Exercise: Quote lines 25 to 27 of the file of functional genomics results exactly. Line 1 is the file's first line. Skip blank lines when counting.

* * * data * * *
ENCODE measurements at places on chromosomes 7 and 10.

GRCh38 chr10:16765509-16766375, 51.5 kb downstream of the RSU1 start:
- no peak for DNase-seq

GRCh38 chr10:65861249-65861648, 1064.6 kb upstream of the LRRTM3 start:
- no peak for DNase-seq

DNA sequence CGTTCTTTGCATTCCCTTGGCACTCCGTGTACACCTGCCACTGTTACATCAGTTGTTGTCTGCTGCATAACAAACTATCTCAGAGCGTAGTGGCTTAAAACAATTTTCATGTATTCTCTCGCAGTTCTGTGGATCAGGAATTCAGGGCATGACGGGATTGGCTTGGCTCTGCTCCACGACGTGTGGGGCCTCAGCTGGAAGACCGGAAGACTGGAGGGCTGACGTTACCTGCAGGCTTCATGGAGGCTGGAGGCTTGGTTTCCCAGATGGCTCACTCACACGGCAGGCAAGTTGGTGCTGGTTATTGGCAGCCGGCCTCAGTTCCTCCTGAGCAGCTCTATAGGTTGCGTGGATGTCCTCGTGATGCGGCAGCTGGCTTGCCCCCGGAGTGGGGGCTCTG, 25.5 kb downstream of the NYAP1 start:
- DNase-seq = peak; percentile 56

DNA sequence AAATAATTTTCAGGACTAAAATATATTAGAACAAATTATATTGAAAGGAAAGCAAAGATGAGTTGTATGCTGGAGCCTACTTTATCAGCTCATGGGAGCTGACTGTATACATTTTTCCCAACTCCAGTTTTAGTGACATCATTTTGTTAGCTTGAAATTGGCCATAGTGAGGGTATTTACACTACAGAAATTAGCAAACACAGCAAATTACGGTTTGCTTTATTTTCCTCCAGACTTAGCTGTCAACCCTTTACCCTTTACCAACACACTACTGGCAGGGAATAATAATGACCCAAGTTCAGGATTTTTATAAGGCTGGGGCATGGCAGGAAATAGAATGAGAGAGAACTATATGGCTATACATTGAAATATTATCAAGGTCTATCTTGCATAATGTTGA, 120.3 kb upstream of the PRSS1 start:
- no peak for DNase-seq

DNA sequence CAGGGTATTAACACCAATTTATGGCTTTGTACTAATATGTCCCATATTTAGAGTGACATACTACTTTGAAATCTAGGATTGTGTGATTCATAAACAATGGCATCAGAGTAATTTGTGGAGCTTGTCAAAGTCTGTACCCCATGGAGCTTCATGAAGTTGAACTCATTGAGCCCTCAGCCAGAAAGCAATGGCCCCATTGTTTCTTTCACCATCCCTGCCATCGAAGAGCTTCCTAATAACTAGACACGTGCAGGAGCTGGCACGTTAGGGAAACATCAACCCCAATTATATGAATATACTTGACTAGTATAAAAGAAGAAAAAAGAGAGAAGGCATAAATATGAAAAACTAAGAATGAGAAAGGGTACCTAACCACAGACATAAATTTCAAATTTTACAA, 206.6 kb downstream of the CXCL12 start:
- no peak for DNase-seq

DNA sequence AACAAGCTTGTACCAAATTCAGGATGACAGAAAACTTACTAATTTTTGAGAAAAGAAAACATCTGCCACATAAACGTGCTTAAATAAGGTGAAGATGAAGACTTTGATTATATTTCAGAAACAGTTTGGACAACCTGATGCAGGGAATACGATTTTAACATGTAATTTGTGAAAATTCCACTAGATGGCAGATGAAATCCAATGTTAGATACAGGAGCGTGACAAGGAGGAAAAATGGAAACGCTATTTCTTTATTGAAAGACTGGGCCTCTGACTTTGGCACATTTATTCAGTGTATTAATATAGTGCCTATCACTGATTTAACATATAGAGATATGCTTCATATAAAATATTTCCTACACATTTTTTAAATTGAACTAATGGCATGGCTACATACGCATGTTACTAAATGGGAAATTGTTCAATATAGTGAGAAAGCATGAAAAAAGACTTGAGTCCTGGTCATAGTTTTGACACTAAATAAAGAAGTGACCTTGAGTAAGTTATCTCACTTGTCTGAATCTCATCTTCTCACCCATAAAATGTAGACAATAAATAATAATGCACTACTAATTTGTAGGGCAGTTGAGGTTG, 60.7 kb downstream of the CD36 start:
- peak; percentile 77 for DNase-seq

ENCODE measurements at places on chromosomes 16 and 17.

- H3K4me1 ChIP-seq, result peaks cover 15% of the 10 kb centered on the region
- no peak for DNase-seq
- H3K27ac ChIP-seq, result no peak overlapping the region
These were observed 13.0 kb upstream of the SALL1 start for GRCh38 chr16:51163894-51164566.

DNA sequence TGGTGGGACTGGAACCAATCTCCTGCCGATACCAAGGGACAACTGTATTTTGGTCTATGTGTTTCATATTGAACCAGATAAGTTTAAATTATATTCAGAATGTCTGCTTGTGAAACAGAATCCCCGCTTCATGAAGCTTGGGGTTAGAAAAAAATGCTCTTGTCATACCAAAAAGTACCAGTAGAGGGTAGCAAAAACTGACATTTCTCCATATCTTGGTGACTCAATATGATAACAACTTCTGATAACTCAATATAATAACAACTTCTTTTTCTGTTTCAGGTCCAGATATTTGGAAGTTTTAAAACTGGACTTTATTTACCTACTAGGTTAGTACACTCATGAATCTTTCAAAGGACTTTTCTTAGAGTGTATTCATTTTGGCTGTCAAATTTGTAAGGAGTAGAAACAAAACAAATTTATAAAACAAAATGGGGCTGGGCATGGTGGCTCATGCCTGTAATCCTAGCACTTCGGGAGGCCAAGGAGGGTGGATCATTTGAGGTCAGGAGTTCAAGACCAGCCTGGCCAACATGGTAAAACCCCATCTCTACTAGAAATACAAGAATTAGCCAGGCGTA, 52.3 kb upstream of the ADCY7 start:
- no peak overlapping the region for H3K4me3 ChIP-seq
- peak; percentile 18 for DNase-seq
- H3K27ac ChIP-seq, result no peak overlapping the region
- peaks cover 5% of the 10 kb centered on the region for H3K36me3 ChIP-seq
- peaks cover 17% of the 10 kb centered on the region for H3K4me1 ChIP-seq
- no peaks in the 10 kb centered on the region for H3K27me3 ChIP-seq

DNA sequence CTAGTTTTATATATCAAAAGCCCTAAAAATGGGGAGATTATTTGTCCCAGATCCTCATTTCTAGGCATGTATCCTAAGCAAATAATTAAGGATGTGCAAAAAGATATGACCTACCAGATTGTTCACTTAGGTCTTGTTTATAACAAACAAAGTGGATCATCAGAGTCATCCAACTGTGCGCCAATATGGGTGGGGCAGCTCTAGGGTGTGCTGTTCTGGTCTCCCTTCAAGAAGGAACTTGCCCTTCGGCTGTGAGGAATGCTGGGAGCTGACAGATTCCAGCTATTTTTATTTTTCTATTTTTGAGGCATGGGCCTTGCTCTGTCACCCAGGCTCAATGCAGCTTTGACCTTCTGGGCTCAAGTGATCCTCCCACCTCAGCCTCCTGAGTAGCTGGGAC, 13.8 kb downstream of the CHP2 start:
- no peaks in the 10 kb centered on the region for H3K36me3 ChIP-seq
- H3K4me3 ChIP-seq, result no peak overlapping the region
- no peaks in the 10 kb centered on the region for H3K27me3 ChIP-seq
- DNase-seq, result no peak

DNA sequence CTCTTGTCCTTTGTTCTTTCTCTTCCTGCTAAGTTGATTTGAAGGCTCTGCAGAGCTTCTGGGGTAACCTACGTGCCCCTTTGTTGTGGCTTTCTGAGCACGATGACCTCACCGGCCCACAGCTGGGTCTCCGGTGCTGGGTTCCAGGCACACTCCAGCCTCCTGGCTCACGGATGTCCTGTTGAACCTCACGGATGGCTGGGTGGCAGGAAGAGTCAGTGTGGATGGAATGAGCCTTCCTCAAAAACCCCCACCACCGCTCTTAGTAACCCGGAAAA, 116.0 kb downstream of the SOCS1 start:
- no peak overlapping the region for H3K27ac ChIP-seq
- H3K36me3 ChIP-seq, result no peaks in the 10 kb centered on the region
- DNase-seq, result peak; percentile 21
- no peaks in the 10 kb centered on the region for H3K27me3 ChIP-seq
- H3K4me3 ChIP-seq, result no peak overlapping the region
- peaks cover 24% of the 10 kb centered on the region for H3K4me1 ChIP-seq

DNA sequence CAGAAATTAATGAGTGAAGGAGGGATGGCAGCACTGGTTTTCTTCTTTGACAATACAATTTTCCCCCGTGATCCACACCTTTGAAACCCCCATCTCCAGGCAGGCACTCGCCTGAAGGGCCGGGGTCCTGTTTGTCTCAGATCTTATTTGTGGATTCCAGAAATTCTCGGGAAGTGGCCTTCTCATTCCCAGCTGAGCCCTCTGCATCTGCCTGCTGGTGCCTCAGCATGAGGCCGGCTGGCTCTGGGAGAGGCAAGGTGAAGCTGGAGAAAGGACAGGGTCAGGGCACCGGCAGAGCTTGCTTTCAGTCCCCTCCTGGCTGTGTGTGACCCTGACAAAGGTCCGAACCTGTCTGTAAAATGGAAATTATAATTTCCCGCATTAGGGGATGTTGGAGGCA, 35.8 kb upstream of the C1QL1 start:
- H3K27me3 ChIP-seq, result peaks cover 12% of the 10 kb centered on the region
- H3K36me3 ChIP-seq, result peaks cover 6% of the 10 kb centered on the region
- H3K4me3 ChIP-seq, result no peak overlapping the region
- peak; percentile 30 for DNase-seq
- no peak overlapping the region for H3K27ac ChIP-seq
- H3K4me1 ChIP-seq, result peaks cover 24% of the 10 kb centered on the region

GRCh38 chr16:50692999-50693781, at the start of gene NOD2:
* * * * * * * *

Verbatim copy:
- no peaks in the 10 kb centered on the region for H3K27me3 ChIP-seq

DNA sequence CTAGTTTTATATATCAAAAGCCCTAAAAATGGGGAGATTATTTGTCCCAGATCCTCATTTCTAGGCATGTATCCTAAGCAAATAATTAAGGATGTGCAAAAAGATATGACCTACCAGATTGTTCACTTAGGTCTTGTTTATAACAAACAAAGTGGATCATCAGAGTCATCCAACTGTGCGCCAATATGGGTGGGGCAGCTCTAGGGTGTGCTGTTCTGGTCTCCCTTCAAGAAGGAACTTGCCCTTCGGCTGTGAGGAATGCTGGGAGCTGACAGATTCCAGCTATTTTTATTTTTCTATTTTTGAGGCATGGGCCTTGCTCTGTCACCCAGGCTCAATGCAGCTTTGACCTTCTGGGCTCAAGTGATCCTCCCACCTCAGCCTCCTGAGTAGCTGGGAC, 13.8 kb downstream of the CHP2 start:
- no peaks in the 10 kb centered on the region for H3K36me3 ChIP-seq